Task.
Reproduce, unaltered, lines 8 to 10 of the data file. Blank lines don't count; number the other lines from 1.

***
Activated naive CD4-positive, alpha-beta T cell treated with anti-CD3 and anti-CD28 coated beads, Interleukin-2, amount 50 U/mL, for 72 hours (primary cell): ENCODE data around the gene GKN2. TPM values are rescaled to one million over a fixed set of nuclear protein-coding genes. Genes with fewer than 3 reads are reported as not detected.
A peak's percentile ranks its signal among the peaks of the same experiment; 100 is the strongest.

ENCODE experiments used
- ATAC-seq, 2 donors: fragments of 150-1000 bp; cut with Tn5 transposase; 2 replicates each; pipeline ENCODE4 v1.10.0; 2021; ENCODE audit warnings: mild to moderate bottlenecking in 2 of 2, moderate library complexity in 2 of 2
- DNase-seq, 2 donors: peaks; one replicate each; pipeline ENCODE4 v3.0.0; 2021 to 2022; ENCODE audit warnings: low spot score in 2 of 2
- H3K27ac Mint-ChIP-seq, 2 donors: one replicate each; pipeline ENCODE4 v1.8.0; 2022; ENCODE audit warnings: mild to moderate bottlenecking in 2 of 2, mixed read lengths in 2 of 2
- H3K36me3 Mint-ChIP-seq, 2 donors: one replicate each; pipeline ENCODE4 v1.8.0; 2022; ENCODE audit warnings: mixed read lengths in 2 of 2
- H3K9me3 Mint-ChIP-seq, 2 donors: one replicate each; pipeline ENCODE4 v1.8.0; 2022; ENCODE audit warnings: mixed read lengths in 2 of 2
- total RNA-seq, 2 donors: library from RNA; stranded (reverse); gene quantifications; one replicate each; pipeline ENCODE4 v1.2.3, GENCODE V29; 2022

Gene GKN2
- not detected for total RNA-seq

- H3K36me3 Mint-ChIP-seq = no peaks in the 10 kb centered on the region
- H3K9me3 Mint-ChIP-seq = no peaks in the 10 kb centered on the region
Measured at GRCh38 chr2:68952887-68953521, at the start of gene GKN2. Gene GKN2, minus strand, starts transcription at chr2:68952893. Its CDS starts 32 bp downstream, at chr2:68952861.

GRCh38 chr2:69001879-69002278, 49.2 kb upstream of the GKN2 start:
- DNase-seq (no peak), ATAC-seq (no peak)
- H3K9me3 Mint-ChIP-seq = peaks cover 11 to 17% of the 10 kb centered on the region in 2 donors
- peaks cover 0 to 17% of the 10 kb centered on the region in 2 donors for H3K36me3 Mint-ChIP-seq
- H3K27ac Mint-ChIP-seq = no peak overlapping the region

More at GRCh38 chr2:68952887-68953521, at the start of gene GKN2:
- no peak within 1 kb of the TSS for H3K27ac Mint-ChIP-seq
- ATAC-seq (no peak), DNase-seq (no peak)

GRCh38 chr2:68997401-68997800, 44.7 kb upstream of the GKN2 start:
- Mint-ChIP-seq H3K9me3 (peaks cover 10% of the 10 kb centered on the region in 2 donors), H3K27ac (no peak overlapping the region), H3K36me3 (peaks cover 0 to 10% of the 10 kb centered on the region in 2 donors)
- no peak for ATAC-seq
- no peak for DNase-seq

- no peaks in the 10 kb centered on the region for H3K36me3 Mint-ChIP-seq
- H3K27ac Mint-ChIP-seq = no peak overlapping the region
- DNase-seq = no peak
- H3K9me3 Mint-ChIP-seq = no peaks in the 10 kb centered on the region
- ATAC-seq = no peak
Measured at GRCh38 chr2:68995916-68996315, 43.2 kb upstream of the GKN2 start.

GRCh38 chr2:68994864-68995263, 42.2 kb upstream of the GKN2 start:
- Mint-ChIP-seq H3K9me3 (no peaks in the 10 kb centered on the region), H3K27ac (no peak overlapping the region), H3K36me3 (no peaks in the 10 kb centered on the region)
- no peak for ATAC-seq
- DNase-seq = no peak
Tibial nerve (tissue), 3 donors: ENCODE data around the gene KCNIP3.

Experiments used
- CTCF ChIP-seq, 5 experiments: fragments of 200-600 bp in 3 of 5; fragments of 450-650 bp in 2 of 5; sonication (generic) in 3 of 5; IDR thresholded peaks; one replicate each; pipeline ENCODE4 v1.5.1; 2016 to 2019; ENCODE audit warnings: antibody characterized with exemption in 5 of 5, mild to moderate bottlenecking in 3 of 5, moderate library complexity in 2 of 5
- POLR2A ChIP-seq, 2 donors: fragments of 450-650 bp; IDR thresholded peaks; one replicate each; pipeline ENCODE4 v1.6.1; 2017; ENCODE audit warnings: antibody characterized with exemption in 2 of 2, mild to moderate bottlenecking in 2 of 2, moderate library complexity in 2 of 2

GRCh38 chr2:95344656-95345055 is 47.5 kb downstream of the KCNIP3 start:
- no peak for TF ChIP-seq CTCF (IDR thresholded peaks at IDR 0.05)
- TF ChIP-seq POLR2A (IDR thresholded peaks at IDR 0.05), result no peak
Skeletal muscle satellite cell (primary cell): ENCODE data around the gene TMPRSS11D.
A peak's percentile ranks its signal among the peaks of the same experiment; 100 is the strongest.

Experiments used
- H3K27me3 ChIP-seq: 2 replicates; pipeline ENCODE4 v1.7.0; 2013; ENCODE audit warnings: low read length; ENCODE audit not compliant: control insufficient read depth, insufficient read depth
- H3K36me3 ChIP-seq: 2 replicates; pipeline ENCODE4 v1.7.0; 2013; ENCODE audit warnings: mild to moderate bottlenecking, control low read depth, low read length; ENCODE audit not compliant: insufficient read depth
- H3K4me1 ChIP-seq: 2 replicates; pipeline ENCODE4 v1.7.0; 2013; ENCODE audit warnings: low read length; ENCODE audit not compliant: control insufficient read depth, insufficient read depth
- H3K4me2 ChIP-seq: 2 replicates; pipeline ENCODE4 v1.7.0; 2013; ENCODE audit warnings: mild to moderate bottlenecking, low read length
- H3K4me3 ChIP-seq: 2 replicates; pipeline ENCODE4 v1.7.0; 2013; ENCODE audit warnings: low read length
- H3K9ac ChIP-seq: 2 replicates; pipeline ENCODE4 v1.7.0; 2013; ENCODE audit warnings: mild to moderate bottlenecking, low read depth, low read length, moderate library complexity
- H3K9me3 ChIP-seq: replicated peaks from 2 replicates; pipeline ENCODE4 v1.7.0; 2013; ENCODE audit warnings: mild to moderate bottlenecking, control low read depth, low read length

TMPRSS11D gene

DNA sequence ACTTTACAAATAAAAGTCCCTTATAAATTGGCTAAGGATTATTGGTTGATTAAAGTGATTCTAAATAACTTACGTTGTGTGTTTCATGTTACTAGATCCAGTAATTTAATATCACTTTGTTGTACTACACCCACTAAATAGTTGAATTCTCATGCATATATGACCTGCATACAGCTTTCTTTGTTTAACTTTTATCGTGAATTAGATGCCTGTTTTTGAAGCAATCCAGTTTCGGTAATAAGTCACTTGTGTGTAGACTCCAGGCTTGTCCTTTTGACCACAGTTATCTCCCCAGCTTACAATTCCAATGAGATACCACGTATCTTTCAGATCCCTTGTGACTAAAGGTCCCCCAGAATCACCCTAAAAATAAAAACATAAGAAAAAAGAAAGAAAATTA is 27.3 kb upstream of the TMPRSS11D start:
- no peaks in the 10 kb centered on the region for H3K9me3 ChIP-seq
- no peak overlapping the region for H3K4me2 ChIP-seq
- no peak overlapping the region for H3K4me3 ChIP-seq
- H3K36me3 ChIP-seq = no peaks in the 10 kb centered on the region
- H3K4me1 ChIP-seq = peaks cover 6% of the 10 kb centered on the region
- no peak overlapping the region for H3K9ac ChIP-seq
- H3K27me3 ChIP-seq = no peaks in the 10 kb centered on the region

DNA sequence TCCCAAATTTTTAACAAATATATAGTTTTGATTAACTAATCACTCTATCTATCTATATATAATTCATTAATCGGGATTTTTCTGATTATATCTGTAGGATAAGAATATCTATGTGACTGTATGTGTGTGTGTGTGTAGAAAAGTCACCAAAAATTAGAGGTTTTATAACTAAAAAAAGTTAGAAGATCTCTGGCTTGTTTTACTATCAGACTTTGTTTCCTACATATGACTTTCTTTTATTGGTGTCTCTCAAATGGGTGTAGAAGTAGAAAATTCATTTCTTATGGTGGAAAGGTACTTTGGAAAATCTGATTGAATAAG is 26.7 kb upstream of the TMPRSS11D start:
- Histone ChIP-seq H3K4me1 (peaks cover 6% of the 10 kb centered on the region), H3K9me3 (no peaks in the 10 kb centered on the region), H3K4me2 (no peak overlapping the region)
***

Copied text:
- H3K9me3 Mint-ChIP-seq, 2 donors: one replicate each; pipeline ENCODE4 v1.8.0; 2022; ENCODE audit warnings: mixed read lengths in 2 of 2
- total RNA-seq, 2 donors: library from RNA; stranded (reverse); gene quantifications; one replicate each; pipeline ENCODE4 v1.2.3, GENCODE V29; 2022

Gene GKN2